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Ohio Republicans Scramble as Trump Endorsement Hangs Over Senate Race

“I didn’t like Trump six years ago,” he told a small crowd of supporters this week at a brewery in Hilliard. “I did not think he was going to be a good president. I was very happy to be proven wrong.”

He added, “I was very proud to support the president over the past several years.”

Mr. Trump is said to have been moving toward Mr. Vance for some time, according to the four Republicans familiar with his advisers’ discussions. He has been encouraged by a range of allies and donors, including the billionaire Peter Thiel, who is a primary financial backer of Mr. Vance. The Fox News host Tucker Carlson, who is influential with members of Mr. Trump’s base, has also spoken favorably about Mr. Vance on his prime-time show.

Mr. Vance’s opponents began attacking him over his lack of Trump fealty early, and have spent nearly $2.8 million in television and digital ads since February, according to an analysis by the media tracking firm AdImpact.

Many Republicans in Ohio have been waiting for Mr. Trump to endorse a Senate candidate, saying it would help them make a decision. But with voting already underway, some voters at Republican events this week had already cast their ballots or had at least made up their minds.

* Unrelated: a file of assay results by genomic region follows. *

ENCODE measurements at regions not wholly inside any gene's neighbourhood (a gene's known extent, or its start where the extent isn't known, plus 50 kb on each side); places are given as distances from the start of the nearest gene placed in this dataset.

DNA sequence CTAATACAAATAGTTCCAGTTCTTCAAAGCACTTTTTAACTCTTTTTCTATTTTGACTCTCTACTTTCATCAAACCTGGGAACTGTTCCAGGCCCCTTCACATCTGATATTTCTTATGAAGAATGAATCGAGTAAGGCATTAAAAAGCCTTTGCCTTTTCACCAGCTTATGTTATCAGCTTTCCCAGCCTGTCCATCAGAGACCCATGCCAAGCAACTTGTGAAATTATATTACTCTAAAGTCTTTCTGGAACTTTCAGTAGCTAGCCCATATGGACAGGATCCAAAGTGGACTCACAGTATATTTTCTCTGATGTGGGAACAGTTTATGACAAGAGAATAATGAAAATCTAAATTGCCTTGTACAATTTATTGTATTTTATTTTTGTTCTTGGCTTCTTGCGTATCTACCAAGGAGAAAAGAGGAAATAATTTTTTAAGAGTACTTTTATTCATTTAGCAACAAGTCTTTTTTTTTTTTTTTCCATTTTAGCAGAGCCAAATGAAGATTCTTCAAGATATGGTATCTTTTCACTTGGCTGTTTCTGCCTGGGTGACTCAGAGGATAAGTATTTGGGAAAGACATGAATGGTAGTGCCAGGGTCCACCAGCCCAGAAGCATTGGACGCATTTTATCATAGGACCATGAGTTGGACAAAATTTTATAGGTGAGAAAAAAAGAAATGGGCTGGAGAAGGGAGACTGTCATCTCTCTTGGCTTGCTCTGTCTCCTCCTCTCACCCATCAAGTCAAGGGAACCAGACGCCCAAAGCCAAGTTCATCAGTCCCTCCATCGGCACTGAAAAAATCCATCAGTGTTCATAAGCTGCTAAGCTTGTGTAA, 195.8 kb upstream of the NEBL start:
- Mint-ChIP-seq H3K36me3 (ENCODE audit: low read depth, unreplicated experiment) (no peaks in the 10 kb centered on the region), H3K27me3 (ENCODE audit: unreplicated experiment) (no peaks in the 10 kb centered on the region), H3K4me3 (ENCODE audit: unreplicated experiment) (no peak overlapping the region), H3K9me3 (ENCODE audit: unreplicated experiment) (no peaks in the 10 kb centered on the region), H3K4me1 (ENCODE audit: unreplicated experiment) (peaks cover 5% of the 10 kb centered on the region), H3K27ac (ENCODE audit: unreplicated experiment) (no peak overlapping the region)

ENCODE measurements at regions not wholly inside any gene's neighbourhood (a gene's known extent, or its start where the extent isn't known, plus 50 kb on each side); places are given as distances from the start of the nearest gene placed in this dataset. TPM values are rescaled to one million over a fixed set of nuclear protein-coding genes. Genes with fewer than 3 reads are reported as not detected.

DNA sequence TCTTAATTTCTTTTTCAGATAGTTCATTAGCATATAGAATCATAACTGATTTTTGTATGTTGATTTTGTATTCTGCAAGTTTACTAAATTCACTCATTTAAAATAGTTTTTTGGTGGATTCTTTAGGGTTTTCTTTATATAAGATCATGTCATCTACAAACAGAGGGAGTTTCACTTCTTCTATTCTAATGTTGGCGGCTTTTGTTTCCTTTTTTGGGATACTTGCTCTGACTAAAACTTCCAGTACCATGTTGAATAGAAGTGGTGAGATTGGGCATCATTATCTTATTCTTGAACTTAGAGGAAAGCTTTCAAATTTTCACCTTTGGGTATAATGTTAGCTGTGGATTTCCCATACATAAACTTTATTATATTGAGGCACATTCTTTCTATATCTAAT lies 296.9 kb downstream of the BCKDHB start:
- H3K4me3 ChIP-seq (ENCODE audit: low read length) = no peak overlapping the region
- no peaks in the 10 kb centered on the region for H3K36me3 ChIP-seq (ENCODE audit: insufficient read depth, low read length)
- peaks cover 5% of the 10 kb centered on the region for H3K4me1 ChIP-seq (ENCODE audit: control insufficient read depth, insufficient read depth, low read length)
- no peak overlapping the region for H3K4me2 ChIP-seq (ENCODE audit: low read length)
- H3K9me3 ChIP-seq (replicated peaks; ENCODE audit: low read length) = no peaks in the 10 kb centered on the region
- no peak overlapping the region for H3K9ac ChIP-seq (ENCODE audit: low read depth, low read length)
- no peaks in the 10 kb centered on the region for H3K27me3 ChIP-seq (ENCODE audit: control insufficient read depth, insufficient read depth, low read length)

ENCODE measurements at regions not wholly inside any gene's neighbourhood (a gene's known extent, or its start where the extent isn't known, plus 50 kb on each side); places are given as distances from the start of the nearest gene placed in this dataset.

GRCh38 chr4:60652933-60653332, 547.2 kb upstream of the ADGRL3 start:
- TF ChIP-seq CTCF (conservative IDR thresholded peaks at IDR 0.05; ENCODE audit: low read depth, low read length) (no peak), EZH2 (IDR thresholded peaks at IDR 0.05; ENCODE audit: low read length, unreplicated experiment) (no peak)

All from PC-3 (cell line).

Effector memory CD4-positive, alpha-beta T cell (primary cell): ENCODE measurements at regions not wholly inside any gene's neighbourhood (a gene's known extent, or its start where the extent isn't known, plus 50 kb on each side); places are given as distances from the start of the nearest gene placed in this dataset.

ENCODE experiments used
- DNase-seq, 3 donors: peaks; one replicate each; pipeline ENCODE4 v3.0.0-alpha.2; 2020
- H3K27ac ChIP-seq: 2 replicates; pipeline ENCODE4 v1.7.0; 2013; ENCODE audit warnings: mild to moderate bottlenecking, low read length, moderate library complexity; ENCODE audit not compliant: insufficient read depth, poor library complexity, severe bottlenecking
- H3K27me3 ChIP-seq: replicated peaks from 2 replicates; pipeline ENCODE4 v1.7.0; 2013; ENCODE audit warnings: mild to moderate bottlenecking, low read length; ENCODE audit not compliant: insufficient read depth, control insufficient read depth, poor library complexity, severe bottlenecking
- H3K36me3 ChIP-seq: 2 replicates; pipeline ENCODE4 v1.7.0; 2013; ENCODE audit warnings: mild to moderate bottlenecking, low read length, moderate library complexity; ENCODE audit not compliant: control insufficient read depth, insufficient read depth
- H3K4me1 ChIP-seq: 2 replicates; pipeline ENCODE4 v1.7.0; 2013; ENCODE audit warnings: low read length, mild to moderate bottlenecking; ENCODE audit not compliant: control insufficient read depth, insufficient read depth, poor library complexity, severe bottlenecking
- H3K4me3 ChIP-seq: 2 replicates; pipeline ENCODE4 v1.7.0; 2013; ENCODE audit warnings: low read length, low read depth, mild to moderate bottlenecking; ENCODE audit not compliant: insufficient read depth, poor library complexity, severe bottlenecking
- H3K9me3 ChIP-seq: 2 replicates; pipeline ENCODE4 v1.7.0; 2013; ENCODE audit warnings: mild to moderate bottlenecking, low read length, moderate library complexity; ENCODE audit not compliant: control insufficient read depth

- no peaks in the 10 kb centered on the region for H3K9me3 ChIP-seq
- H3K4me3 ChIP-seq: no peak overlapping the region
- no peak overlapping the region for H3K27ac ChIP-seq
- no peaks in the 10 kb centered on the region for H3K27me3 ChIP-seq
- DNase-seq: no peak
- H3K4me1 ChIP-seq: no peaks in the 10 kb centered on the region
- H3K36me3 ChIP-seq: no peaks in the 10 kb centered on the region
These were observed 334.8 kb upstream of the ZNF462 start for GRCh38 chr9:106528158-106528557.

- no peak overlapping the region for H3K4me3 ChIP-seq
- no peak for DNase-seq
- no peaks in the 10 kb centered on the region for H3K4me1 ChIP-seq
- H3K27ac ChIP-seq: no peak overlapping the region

At a gathering for Ms. Timken in Athens on Thursday, at least one voter said Mr. Trump’s backing was significant but not a game changer. “If she wasn’t a Trump supporter, I probably wouldn’t support her,” said Amy Karr, 50, an accountant in Racine. But Ms. Karr said she planned to vote for Ms. Timken regardless of whom Mr. Trump endorsed.

Ms. Timken said she was the only Republican candidate for Senate whom the former president had endorsed in the past, when she was in the running for chair of the Ohio Republican Party.

“I know there’s rumors swirling around, but there seems to be rumors swirling around all the time,” she said. “Look, President Trump is very popular with Republican primary voters. But every day I’m out earning the vote of Ohioans, and they’re the ones who are going to make this difference in this race.”

Jazmine Ulloa reported from Columbus, Ohio, and Maggie Haberman from New York.

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